Sorry if repost, but I have just seen this & I searched....submit new thread.
https://www.caranddriver.com/news/a1...s-and-abarths/Originally Posted by autoweekFiat Chrysler plans to dust off a bit of its past by finding and restoring classic cars from four of the group's marques. The automaker inaugurated a factory restoration program that will focus on Alfa Romeo, Fiat, Lancia and Abarth classics.
But this effort won't operate as a client service: The FCA Heritage program will seek out the cars around the world, restore them to factory spec and then offer them for sale.
"The new 'Reloaded by Creators' project opens a new, original chapter in the FCA Heritage story: From now on, the Department will also be offering for sale a limited number of carefully selected classic cars, specially purchased by the Department, which have been restored to their original glory and guaranteed by the constructor (hence the name of the service)," FCA said in announcing the program. "The sums raised will then be used to finance new scouting activities to add important new pieces to FCA's historic collection. This is therefore a real cultural project, inspired by the modus operandi of art museums worldwide."
The program already has five cars to demonstrate its work: a 1989 Alfa Romeo SZ, a 1973 Lancia Fulvia Coupe Montecarlo, a 1981 Pininfarina Spidereuropa, a 1959 Lancia Appia Coupe and a 1991 Alfa Romeo Spider. That last one might be the most familiar car of the five to U.S. audiences, but we wouldn't rule out a few Alfa Romeo SZs trickling into the country in the coming years as collectors seek out the rarer sports cars of the 1980s.
The upside for collectors is that, unlike other factory restoration programs, FCA will offer the cars for sale to an existing audience. But the downside for current owners is they won't be able to commission restorations from the program directly.
Of course, the aim is not merely to polish existing cars -- plenty of high-end restorers can do that to a better-than-new standard -- but to discover and preserve rare examples that may not otherwise receive attention. Consider the inclusion of the 1991 Spider in the effort -- it's not the type of car that might otherwise receive a money-no-object restoration due to its value on the collector market, which makes a factory restoration a truly unique undertaking.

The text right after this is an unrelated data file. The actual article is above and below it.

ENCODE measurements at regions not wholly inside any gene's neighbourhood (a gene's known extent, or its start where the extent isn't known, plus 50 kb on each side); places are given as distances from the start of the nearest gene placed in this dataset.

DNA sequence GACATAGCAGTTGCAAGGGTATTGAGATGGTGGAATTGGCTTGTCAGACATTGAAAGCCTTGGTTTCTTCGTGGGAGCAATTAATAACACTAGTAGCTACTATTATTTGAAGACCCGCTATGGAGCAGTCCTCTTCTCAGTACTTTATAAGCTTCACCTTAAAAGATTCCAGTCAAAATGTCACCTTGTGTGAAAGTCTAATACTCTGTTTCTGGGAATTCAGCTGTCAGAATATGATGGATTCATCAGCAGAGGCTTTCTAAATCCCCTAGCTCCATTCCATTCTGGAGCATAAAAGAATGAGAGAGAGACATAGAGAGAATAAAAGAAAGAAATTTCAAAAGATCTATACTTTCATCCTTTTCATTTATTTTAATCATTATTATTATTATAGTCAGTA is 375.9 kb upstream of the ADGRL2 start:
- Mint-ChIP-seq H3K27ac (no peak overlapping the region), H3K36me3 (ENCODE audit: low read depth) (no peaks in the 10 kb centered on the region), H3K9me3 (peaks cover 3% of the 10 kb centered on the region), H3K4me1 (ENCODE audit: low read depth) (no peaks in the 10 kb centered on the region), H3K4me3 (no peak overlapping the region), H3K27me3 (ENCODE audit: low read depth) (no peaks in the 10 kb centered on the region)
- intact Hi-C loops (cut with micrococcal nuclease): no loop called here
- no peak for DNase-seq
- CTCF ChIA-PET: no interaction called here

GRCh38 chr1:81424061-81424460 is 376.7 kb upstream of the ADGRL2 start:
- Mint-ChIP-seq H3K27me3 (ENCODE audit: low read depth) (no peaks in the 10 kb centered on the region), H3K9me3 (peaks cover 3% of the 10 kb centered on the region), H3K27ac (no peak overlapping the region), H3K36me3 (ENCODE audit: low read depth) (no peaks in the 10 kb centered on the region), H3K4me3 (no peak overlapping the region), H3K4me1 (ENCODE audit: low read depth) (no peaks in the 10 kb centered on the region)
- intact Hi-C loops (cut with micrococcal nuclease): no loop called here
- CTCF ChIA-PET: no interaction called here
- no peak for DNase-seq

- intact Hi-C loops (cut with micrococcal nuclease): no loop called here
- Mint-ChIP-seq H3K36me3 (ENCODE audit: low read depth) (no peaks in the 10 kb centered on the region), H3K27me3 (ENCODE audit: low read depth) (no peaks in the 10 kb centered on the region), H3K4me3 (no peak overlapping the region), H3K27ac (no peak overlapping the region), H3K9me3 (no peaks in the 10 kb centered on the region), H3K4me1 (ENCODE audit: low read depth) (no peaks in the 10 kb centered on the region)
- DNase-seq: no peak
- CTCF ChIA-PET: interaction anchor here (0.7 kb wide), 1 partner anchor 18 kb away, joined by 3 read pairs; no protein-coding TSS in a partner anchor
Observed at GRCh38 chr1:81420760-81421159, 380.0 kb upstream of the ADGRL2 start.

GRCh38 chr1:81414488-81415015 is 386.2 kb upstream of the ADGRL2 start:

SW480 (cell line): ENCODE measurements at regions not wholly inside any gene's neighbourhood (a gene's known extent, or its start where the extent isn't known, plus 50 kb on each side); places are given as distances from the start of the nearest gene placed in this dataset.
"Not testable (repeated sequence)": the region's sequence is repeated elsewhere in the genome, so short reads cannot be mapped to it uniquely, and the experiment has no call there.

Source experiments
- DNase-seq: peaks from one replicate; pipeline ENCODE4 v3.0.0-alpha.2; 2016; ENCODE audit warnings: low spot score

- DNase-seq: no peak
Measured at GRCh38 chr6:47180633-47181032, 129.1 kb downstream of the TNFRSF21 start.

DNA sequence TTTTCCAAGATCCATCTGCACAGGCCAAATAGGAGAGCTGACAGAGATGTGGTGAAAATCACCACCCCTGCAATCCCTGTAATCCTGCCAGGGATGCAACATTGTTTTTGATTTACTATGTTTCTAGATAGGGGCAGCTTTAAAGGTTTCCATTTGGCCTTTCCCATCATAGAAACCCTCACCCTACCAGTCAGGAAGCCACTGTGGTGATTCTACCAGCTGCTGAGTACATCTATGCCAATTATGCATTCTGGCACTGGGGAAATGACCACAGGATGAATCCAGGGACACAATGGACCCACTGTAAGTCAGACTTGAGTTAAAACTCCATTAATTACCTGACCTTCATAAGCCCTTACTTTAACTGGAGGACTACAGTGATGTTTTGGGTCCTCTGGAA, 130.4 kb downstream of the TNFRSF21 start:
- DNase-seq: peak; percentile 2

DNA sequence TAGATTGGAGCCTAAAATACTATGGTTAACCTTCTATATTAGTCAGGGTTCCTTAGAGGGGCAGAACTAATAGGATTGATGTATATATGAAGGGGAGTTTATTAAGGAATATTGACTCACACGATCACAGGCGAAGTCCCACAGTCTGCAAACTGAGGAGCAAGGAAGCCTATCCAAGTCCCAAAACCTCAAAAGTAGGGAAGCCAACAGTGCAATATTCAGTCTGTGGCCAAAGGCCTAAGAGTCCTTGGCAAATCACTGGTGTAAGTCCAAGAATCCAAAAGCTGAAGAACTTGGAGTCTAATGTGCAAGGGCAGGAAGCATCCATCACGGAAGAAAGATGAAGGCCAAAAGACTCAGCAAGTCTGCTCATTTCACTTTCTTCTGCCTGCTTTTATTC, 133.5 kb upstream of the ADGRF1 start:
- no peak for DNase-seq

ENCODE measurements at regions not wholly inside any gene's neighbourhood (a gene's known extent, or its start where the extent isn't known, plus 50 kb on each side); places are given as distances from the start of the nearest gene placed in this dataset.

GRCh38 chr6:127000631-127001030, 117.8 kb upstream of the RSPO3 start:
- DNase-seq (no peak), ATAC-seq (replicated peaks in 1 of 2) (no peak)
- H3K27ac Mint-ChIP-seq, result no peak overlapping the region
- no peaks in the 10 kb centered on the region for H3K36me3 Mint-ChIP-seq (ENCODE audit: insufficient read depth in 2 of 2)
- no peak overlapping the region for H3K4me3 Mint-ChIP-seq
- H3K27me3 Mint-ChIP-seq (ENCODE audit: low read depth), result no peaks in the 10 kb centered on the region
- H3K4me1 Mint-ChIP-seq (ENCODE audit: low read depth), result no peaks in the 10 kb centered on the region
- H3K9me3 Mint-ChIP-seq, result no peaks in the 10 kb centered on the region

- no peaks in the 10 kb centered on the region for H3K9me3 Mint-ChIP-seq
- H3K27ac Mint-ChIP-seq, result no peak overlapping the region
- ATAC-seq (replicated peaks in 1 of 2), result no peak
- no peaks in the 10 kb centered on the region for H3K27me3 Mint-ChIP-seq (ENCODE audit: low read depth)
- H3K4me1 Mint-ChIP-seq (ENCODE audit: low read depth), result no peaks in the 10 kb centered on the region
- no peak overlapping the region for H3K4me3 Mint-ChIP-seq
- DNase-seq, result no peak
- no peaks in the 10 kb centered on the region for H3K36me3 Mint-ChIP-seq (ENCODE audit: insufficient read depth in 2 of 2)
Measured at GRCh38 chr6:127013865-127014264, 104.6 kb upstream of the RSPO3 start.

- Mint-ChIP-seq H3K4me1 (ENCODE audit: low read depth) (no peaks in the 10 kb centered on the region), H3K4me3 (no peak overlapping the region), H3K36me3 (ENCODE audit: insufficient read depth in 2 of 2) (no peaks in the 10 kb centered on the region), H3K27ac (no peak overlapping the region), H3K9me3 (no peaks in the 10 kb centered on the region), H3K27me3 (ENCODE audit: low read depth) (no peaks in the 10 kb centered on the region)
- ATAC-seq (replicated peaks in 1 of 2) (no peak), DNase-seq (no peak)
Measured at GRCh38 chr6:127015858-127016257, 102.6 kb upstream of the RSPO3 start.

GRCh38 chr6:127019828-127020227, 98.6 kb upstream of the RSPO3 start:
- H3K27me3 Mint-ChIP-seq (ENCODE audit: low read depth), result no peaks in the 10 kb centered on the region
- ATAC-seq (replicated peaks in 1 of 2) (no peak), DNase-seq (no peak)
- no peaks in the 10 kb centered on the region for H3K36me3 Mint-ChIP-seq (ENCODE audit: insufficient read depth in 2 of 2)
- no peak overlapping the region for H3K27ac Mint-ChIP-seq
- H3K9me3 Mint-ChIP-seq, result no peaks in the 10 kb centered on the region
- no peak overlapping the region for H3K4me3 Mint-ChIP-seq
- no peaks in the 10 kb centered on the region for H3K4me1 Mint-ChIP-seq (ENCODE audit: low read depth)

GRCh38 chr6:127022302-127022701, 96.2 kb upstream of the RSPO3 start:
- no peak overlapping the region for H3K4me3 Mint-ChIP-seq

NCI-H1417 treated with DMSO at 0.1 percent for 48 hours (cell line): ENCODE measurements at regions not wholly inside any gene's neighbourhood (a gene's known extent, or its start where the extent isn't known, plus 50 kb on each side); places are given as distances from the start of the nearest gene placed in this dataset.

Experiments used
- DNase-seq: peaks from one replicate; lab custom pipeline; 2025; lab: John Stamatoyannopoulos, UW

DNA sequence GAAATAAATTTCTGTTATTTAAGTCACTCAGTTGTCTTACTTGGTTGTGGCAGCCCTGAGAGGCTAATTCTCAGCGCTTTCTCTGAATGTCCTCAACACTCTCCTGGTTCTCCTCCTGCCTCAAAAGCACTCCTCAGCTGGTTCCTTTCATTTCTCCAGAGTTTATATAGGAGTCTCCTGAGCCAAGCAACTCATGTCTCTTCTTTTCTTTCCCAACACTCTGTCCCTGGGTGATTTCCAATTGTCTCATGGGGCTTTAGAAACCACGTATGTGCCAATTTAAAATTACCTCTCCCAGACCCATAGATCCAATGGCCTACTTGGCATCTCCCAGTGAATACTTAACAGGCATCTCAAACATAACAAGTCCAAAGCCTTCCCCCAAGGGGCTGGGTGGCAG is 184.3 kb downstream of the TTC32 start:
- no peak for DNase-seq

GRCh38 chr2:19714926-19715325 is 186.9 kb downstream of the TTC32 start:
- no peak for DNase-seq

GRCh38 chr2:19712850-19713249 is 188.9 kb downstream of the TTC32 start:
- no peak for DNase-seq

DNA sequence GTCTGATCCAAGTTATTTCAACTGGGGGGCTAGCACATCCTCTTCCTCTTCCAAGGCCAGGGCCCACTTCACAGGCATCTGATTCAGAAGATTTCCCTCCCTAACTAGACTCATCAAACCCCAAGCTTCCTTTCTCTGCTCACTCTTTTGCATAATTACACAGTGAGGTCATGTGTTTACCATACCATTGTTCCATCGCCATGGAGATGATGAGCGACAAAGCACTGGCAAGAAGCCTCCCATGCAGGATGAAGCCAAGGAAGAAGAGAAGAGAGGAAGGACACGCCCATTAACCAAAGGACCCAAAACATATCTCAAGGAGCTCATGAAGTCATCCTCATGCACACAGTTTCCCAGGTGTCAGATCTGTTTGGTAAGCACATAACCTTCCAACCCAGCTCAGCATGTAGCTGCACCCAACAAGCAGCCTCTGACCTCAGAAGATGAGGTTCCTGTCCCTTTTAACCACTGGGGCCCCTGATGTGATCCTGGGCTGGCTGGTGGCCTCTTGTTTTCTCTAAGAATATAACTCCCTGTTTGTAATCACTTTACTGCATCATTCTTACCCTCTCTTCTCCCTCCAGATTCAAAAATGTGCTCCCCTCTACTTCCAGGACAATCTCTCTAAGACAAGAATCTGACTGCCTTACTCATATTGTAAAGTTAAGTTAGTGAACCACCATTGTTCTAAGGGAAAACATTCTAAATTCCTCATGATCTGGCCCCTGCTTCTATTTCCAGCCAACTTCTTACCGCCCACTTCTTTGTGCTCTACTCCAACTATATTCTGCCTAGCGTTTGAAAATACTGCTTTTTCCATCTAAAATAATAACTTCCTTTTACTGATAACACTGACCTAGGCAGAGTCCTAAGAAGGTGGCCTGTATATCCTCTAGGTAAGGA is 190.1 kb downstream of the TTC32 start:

"Each car's timeless beauty lives again thanks to the care, know-how and passion of our team of experts at the Officine Classiche," FCA said. "From discovery, through painstaking scouting work, to restoration, and from promotion to return to the market: a 'complete cycle' that adds cultural worth to a car's financial value. Because safeguarding a legacy means renewal, and not just conservation."
Originally Posted by C/DFiat Chrysler Automobiles (FCA) may want your classic Italian car. The automaker has just launched a new initiative, Reloaded by Creators, that aims to buy, restore, and sell some of the most significant vehicles from the company’s history. Focusing on Italian brands (the company has shown no interest in your slant-six Plymouth Valiant), the project aims to bring Alfa Romeos, Fiats, Lancias, and Abarths back to life while building the company’s own collection of historic cars.
Numerous auto manufacturers have recently announced programs for either reproducing or restoring older vehicles. The Mercedes-Benz Classic workforce at the company’s museum restores and sells what it calls All-Time Stars, Pagani Rinascimento is restoring and maintaining Zondas, Lamborghini’s Polo Storico is perfecting its classics, Jaguar is remaking D-types, and Land Rover Reborn is revamping Series 1 models. Mazda will even inject fresh juice into first-generation (NA) Miatas, and now FCA equally sees opportunity in this space.
Officially announced at the 2018 Rétromobile classic-car show in Paris, the Reloaded by Creators program is a compilation of services offered by the FCA Heritage division. Customers could previously request certificates of origin and factory restoration for certain vehicles, but this is the first time the company will scout, acquire, and sell certified classic restorations.
Claiming to have been “inspired by the modus operandi of art museums,” FCA has opened the program with five classics, which are already available for purchase: a 1991 Alfa Romeo Spider, a 1973 Lancia Fulvia Coupe Montecarlo, a 1981 Pininfarina Spidereuropa (née Fiat 124 Spider), a 1989 Alfa Romeo SZ, and a 1959 Lancia Appia coupe. According to FCA, the Alfa Spider, the Montecarlo, and the Pininfarina are “ultimate classics,” which means they are the last types of their series that were built and are restored to the fullest extent both mechanically and cosmetically. FCA chose the SZ and Appia as “unusual” and interesting custom cars. Each ride comes with a Certificate of Authenticity, the first time that Alfa Romeo and Fiat have offered such documentation, according to FCA.
FCA is not selling these vehicles just for the fun of it. It hopes the cash acquired from the classic-car sales will fund more exhaustive and thorough searches for other classic cars. Specific historically important vehicles that are discovered in the process will be added to the company’s own heritage collection. Fiat Chrysler has more information on the available vehicles here.
What if they add these to the list?............. :drool: